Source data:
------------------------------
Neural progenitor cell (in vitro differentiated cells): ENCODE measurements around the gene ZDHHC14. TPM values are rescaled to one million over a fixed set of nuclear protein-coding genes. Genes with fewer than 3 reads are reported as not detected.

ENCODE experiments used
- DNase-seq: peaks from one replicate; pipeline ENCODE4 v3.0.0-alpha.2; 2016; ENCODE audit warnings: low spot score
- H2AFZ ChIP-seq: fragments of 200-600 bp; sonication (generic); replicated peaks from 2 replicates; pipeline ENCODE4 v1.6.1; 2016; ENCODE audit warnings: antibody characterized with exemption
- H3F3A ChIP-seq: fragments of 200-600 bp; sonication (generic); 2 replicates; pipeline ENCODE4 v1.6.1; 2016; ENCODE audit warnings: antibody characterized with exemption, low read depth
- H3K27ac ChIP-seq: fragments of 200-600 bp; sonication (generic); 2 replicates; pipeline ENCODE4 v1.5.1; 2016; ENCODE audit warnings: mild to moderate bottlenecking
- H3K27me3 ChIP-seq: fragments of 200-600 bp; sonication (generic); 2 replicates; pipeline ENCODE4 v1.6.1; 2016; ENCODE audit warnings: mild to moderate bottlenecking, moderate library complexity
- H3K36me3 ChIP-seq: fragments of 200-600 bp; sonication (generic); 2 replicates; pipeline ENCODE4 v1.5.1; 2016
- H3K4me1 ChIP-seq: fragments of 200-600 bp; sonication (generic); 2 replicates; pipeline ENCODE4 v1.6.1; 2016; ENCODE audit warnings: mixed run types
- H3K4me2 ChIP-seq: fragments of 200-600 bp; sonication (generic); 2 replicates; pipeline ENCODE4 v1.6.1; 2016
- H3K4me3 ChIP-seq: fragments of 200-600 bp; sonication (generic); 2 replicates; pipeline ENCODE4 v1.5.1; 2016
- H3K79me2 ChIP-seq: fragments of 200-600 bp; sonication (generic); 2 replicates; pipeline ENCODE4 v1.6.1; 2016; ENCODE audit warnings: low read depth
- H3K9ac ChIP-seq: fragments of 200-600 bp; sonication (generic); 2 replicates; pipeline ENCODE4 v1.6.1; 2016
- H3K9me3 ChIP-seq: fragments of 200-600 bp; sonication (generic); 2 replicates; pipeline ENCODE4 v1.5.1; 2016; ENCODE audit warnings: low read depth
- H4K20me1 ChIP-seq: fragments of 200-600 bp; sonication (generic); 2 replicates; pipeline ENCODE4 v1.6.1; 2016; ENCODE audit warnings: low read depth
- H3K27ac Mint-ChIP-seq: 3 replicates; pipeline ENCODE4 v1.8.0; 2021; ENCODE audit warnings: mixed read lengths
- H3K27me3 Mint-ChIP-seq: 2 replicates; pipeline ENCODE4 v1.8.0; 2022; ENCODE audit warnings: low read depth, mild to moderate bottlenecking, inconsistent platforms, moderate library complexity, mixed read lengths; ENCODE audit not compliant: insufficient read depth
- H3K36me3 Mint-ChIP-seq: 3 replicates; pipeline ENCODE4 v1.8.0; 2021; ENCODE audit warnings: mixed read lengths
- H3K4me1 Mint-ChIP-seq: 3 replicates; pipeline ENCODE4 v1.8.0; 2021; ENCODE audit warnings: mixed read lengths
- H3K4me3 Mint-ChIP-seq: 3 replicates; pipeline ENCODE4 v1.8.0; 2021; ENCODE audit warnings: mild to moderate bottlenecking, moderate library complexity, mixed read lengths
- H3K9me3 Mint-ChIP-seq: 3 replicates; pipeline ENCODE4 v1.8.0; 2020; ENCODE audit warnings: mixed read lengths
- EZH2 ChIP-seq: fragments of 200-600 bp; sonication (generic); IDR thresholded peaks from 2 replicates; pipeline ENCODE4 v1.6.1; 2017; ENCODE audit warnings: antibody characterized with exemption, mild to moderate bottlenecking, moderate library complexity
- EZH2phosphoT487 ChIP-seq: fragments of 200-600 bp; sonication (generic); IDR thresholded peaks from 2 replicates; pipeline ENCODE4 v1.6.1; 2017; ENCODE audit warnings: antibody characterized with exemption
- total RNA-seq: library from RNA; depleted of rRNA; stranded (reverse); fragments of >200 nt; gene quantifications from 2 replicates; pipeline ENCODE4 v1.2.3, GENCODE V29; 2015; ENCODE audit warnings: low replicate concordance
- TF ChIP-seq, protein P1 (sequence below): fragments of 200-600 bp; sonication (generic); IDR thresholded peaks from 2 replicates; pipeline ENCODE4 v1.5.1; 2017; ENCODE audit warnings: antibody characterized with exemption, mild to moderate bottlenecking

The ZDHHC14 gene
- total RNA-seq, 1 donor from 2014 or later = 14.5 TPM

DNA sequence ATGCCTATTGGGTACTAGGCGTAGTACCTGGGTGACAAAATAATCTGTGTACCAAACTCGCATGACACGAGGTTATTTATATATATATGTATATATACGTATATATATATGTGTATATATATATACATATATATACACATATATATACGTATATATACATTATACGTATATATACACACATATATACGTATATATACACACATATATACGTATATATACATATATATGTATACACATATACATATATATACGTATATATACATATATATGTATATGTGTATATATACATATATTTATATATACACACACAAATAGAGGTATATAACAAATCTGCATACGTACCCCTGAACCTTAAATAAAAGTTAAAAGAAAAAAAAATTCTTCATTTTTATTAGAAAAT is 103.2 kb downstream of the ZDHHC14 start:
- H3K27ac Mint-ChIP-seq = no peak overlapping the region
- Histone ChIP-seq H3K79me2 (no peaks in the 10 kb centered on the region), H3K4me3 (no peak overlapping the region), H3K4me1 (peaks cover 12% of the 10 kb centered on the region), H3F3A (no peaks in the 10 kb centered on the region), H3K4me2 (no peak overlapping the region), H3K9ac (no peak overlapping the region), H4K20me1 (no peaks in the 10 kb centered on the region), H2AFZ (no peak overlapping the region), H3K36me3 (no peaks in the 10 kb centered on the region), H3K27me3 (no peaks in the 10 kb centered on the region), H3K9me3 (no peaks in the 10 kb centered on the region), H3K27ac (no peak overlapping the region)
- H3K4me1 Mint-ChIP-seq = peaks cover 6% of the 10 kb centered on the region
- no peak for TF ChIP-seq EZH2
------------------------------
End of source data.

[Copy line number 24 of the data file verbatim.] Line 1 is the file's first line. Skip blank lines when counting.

- total RNA-seq: library from RNA; depleted of rRNA; stranded (reverse); fragments of >200 nt; gene quantifications from 2 replicates; pipeline ENCODE4 v1.2.3, GENCODE V29; 2015; ENCODE audit warnings: low replicate concordance